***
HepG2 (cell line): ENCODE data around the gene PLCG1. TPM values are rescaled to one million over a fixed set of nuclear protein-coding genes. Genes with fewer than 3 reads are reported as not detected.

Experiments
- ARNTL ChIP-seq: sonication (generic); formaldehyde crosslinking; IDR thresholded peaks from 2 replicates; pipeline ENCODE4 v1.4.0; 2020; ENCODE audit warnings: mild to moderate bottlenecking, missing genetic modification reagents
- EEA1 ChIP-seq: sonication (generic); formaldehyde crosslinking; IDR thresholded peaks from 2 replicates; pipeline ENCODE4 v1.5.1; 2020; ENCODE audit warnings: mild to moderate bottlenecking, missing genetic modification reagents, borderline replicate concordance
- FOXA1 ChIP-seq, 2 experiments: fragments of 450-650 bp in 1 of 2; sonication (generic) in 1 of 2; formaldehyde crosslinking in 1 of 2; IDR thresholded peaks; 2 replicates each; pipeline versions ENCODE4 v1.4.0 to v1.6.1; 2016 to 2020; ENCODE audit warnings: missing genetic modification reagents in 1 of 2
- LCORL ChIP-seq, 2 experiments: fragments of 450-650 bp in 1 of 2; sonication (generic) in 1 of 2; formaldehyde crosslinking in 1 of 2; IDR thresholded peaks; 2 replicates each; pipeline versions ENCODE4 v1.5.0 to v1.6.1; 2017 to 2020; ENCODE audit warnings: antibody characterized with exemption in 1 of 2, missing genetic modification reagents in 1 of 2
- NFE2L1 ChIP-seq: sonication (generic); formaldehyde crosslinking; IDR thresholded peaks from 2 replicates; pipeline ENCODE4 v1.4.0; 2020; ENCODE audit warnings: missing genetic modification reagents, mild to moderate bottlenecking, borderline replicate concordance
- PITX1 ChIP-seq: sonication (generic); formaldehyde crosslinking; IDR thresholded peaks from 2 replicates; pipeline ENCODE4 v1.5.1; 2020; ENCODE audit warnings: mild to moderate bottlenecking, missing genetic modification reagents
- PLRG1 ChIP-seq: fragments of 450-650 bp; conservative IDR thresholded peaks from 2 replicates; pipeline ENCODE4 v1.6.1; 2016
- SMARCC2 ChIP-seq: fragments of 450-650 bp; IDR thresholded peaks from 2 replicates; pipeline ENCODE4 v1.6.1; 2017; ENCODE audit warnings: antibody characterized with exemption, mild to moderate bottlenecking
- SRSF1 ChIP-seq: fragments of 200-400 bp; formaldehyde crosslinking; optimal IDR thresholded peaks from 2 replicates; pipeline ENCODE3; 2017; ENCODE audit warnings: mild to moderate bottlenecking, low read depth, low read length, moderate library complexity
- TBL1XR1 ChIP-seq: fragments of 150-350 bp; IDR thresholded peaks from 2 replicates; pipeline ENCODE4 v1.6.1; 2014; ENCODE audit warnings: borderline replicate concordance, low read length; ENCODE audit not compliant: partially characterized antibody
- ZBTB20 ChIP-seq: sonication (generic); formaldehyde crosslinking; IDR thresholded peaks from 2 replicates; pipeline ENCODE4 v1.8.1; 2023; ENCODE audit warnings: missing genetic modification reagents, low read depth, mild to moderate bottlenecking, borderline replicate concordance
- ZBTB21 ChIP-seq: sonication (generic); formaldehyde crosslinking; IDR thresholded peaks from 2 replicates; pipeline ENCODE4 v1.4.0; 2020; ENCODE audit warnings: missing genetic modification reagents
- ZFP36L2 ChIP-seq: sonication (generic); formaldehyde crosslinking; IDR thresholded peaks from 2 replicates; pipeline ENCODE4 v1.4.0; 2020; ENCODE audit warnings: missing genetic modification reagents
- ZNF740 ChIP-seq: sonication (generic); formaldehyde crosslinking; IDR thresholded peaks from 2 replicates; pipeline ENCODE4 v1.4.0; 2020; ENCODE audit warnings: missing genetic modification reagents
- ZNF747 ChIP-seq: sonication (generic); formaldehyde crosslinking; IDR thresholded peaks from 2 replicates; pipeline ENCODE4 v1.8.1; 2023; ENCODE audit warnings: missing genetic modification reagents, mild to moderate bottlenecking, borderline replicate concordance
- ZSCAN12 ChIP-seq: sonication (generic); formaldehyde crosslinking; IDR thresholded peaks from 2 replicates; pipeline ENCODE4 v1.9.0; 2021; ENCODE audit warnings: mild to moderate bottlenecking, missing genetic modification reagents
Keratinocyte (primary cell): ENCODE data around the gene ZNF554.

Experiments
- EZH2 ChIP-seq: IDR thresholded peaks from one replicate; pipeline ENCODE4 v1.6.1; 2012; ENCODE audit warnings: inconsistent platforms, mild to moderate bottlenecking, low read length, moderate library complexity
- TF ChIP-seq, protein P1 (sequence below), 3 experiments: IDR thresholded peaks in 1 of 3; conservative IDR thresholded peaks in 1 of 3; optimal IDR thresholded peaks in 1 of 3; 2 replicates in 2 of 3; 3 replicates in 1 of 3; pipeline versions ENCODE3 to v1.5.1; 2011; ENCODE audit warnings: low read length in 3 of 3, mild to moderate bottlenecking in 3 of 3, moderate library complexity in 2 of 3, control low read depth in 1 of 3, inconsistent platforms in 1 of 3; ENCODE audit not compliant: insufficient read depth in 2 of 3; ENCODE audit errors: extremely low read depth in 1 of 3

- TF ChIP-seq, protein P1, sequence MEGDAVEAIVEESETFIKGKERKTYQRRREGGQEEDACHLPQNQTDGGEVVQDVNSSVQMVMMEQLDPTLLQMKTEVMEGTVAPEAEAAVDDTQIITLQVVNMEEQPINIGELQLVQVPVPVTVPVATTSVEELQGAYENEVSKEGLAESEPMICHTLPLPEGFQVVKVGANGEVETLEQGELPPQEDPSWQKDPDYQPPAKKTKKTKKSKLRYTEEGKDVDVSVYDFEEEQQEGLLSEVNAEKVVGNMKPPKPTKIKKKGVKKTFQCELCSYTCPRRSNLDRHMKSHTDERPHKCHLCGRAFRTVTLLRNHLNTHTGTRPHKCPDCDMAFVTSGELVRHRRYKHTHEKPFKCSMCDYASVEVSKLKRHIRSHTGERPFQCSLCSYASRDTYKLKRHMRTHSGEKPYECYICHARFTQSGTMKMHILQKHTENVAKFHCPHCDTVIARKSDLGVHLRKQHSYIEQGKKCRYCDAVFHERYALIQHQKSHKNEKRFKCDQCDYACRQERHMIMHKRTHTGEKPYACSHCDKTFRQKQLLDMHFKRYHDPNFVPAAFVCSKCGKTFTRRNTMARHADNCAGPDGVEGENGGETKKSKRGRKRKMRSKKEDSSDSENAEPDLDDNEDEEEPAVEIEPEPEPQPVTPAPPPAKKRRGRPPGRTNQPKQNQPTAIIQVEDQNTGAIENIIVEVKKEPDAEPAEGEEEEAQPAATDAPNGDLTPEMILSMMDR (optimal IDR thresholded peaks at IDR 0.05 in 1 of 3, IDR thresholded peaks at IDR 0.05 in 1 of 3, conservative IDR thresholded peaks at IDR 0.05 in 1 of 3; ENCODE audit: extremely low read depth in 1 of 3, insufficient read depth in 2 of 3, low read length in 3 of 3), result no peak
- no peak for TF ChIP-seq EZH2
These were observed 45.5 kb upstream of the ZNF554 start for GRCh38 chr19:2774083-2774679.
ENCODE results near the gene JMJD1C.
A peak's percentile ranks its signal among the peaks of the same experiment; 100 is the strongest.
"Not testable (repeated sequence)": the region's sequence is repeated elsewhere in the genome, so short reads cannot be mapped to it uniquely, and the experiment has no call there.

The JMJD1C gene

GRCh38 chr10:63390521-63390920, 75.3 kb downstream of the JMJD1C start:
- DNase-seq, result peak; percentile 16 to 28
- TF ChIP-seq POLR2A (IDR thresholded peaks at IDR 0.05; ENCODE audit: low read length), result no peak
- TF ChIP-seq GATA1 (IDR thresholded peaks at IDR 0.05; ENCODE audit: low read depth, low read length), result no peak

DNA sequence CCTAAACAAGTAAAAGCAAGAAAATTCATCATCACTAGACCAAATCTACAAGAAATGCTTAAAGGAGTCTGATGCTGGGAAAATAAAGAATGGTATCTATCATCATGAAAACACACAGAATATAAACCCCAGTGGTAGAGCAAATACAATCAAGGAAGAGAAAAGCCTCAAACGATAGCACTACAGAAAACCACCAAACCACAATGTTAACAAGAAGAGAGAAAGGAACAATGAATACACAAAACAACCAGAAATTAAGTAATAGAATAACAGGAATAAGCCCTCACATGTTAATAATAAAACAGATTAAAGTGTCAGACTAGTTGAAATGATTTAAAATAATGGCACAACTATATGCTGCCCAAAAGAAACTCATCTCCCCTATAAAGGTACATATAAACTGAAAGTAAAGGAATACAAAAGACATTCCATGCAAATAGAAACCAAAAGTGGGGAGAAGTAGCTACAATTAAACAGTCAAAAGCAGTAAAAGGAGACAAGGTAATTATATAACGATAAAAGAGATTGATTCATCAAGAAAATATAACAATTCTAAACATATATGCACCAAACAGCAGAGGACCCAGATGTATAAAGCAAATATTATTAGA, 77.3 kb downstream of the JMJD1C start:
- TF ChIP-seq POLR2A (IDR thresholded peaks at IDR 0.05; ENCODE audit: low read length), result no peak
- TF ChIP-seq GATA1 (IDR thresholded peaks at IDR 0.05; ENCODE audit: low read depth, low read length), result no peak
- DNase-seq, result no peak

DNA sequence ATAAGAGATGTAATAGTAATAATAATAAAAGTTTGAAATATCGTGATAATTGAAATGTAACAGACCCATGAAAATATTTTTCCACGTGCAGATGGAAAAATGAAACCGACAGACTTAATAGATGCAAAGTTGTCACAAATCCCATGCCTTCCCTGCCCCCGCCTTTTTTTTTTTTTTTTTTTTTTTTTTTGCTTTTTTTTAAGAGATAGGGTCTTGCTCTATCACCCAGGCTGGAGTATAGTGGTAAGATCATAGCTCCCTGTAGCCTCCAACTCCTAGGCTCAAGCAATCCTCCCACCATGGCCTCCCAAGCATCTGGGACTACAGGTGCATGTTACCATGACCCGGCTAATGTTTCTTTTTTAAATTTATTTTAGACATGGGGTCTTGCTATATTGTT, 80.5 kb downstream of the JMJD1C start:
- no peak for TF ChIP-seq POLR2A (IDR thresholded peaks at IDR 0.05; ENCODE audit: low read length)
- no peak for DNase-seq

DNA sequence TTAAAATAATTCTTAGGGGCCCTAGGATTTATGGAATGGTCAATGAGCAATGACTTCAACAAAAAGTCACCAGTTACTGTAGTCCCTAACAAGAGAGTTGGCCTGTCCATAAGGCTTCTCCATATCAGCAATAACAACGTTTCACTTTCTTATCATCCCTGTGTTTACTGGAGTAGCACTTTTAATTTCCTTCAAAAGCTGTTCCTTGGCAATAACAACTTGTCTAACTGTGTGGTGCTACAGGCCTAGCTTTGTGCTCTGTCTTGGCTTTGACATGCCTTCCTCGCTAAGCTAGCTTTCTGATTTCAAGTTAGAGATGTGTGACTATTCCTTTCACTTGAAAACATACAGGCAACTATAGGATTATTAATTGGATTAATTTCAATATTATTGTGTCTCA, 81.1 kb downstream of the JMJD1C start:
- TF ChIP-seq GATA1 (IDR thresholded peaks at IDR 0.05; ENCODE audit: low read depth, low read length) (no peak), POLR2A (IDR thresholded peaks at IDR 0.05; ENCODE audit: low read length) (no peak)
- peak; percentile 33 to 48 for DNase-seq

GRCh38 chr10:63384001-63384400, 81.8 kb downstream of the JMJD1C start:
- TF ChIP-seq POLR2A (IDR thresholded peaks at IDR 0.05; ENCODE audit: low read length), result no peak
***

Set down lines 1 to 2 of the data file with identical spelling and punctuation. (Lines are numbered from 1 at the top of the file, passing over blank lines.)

HepG2 (cell line): ENCODE data around the gene PLCG1. TPM values are rescaled to one million over a fixed set of nuclear protein-coding genes. Genes with fewer than 3 reads are reported as not detected.

Experiments